The Casual Father: Tears without mummy

Michael Steward

Michael Steward - Credit: Archant

“I’m meeting the girls tomorrow night for a few cocktails.” I received my wife’s words with a certain trepidation.

It wasn’t anything to do with where her evening may take her after a couple of mojitos, it was everything to do with the length of time I would be spending with Elizabeth... alone.

I have taken my daughter out in the pram to get her off to sleep a few times and I’ve held the fort while the wife does the food shop, but this was different. This was a full evening of being in charge of a three-and-a-half-month-old baby, with no outside assistance.

As I have enjoyed more than one night out during Elizabeth’s short life so far, I welcome the wife’s first outing to the local cocktail bar. I also try to act as cool as I possibly can so that she doesn’t worry about all the things that could possibly go wrong on my watch.

“No problem, you enjoy yourself. Say hello to the girls for me,” is what I say, as the wife examines my face for an insight into my thoughts.

What I’m thinking is along the lines of lots of swear words one after each other.

But she obviously buys it as she says very little about the situation before closing the door on Elizabeth and I the following night.

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Either she trusted my parenting completely, or she was just desperate for a few drinks. Might have been a bit of both, but either way, Elizabeth and I face a Friday night in with no mummy.

Buoyed by Elizabeth’s recent 7pm to 10pm sleep pattern, I’m hopeful that run of form will continue, and things do start well.

She takes the bottle and is sound asleep in the Moses basket close after 7pm. Patting myself firmly on the back, I even consider sending the wife a text to brag about how well the evening is going.

But Elizabeth manages to bring me down a peg or two when she starts to stir after about 20 minutes. Half an hour later and my cocky smile has been replaced with the kind of uneasy expression worn by that Mexican drug lord being interviewed by Sean Penn.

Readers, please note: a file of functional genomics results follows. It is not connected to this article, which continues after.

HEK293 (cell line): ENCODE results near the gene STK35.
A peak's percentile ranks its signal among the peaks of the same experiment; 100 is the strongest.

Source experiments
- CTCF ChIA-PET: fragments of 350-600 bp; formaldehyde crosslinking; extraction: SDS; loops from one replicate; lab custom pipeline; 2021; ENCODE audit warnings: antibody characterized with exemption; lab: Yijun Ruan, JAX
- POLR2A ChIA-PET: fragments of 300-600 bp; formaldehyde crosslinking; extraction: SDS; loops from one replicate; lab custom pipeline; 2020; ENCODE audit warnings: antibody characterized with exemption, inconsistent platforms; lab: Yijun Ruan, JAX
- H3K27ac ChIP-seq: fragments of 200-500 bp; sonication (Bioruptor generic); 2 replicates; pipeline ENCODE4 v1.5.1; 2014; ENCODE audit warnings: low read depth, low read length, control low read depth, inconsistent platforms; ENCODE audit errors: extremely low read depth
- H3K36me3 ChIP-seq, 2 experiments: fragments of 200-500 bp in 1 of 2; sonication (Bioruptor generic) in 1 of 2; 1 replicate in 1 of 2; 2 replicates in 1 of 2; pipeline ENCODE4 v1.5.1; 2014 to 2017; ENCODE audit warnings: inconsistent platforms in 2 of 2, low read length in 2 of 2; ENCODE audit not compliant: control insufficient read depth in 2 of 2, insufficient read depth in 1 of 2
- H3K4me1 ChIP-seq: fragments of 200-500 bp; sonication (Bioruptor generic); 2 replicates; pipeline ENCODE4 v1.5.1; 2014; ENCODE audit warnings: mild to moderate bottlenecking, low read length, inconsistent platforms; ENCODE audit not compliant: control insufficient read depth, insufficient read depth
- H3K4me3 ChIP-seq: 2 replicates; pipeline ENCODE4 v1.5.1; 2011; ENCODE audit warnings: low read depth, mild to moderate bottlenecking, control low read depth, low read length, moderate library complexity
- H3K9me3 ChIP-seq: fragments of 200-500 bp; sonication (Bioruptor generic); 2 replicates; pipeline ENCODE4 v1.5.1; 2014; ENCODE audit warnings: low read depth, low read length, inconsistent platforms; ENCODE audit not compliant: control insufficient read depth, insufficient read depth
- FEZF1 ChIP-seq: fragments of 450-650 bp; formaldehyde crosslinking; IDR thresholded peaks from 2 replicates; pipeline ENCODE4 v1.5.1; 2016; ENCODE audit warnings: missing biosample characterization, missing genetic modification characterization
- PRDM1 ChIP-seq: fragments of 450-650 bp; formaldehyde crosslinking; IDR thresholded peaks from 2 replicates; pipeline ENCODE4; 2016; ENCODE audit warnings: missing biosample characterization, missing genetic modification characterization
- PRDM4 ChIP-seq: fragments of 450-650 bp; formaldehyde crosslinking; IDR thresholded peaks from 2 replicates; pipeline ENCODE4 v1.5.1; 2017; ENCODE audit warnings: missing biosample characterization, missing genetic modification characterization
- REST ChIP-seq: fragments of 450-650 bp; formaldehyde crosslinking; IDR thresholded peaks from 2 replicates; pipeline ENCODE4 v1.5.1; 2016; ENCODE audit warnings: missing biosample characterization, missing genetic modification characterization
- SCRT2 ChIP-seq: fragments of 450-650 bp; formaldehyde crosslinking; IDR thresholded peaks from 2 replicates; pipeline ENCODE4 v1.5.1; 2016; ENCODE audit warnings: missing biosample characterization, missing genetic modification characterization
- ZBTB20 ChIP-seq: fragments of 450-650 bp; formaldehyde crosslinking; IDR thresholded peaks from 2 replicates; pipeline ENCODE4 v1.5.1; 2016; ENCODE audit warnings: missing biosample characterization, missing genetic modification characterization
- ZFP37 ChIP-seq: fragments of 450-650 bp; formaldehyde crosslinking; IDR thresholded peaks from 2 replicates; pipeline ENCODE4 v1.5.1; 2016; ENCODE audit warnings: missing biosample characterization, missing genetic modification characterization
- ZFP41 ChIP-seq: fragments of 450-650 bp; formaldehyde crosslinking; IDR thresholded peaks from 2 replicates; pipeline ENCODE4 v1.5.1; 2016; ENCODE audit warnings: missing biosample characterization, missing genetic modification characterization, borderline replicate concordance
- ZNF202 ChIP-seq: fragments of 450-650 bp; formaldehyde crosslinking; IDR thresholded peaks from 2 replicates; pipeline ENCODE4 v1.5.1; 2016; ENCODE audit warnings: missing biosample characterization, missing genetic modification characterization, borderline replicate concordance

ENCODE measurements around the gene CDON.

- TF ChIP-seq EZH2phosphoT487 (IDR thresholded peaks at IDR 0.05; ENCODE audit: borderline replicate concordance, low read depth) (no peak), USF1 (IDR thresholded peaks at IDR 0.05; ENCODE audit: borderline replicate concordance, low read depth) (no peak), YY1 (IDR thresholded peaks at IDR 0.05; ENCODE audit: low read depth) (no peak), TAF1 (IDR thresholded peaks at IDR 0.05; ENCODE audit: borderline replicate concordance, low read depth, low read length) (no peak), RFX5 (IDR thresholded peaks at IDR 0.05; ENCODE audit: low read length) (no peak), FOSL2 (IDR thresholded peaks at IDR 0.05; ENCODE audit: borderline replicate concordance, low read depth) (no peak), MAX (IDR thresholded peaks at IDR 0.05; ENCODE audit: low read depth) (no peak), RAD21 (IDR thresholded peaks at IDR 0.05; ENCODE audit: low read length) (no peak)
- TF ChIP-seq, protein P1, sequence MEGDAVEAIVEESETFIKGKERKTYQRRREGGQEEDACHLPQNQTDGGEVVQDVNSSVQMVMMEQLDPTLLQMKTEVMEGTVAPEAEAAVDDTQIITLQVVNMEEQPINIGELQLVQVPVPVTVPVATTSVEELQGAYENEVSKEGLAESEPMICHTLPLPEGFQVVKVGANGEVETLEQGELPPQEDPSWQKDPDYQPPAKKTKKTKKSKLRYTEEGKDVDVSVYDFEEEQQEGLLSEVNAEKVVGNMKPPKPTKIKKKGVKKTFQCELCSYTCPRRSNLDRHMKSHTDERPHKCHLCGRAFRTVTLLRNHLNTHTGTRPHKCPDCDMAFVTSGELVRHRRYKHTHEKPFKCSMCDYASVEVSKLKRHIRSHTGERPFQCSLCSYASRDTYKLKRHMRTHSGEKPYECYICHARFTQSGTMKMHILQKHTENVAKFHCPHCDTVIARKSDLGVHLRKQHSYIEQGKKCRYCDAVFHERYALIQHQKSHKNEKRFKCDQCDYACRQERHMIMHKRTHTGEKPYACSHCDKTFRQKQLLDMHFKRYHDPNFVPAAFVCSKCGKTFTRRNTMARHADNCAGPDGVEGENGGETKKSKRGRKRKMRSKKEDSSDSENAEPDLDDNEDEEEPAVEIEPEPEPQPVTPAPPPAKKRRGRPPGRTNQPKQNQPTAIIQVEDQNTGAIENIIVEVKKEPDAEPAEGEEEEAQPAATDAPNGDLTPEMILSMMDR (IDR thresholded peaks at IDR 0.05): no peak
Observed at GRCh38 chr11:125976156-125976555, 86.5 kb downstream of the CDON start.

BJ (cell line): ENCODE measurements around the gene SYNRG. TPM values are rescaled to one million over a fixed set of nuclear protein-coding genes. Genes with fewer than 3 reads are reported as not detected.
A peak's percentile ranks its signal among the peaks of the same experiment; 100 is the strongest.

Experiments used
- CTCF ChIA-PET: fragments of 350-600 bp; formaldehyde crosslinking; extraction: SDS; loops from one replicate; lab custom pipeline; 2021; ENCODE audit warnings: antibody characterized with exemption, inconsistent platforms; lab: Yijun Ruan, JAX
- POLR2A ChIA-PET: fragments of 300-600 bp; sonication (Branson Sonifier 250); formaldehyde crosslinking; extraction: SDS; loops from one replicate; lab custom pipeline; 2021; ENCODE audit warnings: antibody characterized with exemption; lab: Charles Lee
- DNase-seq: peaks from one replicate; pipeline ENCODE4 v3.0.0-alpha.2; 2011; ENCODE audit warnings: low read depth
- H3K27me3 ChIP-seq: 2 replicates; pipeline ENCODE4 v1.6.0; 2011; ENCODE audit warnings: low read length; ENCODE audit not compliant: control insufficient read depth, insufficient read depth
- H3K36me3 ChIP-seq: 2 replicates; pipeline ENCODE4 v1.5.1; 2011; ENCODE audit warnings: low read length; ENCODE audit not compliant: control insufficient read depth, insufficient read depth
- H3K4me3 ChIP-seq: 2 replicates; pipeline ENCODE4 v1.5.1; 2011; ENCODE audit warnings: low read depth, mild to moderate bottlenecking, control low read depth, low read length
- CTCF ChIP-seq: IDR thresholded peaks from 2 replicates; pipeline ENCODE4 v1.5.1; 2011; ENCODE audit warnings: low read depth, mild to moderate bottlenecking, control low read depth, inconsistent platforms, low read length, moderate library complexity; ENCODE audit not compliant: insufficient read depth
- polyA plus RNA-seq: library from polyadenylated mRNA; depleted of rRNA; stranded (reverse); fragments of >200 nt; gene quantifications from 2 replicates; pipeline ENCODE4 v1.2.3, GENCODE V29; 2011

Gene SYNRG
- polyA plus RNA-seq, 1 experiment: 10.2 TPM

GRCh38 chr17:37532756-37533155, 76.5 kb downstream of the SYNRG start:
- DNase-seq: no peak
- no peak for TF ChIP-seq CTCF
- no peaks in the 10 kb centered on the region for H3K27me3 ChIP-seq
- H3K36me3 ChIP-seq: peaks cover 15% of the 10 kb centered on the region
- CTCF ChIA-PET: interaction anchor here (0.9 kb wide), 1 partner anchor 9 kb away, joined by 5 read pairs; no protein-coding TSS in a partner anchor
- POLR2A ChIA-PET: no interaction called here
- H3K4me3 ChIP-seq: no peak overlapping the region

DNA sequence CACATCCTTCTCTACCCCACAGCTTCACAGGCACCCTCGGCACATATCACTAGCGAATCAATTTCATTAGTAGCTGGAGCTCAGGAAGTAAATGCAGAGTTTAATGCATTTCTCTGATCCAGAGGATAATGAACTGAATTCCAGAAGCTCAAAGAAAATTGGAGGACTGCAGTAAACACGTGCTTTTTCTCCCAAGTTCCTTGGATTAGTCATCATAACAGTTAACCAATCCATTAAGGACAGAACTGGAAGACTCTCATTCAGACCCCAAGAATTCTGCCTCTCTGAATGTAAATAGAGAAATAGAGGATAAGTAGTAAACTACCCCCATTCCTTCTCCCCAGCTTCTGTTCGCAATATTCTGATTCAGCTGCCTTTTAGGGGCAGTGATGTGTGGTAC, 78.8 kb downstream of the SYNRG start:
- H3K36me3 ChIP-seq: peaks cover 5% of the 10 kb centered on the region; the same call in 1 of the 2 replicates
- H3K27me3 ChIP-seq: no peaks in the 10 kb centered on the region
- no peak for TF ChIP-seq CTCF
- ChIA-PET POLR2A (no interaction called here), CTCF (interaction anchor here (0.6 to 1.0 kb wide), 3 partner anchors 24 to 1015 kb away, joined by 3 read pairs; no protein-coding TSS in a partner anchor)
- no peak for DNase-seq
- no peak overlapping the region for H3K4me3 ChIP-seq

Another half hour of relentless screaming after that, and I’m reaching for my mobile phone to prematurely call an end to the wife’s evening. Pride kicks in, and I continue to try all the same things that haven’t worked so far.

Rocking, feeding, walking, playing, the hairdryer app, nothing is doing it for the little girl. And with her squeals now reaching the level the wife and I refer to as DEFCON 1, my only choice is to pick up the mobile.

Just as I’m about to hit send on the “I need help” text, I spy the trusty old guitar sitting in the corner of the room. It’s a long shot, but surely it’s worth a punt. A few chords in and, remarkably, it works, she stops crying!

For three whole glorious minutes.

After that, she decides she doesn’t like the next tune and we’re back at DEFCON 1.

Begrudgingly, this time the text does out, and the wife says she is on the way back anyway.

“How was it?” asks the wife, with a devious smile on her face as she rocks baby to sleep within about 30 seconds of getting home.

I offer no answer, but the way in which I was sprawled out on the couch with my hands clasped over my face sort of gave it away.

My advice on this one – lock your wife or partner in the house.